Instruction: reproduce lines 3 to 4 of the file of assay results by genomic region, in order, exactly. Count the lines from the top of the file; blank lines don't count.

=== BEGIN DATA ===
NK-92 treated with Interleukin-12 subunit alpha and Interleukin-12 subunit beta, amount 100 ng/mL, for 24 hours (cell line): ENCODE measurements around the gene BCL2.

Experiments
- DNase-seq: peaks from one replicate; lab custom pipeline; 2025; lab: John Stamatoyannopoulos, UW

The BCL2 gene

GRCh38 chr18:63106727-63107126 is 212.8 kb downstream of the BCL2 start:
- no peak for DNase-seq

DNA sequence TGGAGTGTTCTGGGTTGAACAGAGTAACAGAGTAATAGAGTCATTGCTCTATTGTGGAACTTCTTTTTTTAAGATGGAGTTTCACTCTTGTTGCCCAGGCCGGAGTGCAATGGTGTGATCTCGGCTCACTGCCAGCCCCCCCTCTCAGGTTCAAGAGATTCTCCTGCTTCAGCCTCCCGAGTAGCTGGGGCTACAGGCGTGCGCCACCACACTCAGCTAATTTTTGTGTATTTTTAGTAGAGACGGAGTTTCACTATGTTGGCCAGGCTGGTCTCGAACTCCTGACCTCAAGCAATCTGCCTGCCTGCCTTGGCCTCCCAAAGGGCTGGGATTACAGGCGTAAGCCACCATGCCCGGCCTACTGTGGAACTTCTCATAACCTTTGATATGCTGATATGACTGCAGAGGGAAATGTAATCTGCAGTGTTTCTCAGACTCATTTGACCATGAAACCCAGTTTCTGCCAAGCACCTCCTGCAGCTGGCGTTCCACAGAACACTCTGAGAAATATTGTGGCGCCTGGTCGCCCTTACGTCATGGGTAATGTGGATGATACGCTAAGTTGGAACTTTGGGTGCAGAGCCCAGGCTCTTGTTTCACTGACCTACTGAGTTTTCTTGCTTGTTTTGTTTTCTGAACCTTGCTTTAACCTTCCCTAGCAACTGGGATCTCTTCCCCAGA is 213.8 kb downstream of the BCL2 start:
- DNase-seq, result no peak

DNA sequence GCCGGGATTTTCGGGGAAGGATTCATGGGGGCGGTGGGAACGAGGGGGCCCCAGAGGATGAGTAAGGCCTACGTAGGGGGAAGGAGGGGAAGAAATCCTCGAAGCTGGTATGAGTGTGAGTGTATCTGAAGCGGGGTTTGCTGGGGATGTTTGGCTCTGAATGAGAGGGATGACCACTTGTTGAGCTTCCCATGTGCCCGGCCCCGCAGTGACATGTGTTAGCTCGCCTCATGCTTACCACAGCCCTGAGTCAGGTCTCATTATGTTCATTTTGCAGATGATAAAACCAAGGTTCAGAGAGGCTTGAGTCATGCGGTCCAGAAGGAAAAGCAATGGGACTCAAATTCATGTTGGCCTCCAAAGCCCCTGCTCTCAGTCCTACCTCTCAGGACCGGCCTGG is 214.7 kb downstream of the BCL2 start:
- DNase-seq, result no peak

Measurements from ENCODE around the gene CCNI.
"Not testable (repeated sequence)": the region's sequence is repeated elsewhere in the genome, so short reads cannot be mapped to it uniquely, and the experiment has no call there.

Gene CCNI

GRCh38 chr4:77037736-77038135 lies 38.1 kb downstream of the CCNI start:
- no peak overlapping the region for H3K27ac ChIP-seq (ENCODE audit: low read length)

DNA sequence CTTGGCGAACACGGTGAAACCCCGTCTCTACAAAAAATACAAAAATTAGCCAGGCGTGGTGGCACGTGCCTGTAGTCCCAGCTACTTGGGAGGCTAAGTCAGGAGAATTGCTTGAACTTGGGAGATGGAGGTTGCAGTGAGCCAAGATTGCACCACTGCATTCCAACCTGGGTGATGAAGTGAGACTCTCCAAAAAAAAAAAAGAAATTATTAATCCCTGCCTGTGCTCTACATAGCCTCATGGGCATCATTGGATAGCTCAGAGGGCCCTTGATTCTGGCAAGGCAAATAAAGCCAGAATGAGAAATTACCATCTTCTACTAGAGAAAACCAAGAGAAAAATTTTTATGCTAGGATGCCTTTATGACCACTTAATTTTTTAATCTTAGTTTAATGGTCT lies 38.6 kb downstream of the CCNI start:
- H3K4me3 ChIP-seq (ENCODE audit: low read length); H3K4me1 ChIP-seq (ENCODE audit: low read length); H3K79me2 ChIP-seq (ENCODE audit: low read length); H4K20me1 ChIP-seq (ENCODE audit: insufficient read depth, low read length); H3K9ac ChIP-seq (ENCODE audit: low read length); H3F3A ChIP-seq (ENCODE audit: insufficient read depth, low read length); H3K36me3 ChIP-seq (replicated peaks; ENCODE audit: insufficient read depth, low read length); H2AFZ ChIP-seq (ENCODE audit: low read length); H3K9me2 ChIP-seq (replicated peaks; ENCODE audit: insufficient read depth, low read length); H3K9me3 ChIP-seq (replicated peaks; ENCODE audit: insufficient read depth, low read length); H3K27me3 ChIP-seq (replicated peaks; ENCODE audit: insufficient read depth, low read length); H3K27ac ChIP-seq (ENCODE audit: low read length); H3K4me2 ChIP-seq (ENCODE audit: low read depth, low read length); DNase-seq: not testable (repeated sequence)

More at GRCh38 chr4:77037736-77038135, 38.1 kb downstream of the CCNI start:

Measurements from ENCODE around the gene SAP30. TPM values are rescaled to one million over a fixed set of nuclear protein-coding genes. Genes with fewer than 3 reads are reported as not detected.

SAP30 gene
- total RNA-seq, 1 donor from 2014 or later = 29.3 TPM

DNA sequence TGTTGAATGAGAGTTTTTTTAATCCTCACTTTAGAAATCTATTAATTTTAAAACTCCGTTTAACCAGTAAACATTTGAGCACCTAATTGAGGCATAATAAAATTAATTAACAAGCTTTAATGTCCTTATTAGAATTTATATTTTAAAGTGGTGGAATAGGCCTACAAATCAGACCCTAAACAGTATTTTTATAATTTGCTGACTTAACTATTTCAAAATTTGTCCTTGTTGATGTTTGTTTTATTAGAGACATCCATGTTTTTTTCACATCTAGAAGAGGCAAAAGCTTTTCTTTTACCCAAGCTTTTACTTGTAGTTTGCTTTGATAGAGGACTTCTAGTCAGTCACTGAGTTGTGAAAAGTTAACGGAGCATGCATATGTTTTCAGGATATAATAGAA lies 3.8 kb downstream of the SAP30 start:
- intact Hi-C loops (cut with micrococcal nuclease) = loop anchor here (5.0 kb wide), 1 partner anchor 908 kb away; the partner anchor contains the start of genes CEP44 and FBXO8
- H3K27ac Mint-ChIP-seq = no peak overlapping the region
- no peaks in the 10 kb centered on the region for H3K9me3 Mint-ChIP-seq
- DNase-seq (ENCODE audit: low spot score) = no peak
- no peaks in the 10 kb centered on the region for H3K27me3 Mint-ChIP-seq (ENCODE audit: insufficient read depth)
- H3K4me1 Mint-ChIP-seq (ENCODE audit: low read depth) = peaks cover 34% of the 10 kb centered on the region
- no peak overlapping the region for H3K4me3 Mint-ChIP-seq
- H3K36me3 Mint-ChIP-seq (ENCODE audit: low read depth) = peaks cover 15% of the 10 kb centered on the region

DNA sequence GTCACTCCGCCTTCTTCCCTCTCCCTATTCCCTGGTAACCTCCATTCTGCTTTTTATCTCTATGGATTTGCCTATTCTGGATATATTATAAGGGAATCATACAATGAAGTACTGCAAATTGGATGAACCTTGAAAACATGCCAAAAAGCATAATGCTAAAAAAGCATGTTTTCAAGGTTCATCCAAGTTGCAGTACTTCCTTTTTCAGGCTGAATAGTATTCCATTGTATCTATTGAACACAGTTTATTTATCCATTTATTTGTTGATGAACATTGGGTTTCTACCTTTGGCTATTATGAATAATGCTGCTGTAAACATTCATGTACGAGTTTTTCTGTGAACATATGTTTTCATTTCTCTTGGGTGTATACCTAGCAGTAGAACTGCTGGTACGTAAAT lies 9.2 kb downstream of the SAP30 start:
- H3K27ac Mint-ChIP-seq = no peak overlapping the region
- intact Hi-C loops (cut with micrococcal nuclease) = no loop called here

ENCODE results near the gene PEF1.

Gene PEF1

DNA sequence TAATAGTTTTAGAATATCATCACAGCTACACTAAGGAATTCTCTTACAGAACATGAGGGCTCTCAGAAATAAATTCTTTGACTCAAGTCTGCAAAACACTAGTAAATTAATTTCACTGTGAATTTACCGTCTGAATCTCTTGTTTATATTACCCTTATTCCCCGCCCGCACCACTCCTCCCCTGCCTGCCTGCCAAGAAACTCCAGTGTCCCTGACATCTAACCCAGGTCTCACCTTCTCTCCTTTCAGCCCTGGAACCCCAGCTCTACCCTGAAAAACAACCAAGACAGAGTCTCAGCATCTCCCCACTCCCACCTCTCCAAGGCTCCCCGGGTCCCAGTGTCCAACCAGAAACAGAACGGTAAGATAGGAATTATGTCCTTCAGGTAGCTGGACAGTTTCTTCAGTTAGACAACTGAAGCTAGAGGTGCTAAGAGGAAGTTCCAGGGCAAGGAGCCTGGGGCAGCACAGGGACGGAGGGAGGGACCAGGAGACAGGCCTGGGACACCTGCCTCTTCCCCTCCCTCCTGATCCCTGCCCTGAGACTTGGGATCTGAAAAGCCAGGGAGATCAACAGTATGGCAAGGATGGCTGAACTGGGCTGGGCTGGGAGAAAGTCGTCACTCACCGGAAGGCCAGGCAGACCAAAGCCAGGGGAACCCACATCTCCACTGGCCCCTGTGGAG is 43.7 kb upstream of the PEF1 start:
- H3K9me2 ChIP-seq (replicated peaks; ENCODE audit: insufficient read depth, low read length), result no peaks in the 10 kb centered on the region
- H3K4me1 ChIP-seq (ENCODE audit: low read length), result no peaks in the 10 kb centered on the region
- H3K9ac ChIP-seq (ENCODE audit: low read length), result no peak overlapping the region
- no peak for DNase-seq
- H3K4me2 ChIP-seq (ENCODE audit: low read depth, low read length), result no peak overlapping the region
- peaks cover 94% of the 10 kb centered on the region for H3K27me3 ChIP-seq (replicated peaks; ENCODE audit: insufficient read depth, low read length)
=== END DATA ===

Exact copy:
- DNase-seq: peaks from one replicate; lab custom pipeline; 2025; lab: John Stamatoyannopoulos, UW

The BCL2 gene